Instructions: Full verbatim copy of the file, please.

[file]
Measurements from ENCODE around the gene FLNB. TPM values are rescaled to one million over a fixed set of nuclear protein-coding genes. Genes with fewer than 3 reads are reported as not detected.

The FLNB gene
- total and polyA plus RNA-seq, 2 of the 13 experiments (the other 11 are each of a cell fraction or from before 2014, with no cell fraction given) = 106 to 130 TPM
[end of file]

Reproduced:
Measurements from ENCODE around the gene FLNB. TPM values are rescaled to one million over a fixed set of nuclear protein-coding genes. Genes with fewer than 3 reads are reported as not detected.

The FLNB gene
- total and polyA plus RNA-seq, 2 of the 13 experiments (the other 11 are each of a cell fraction or from before 2014, with no cell fraction given) = 106 to 130 TPM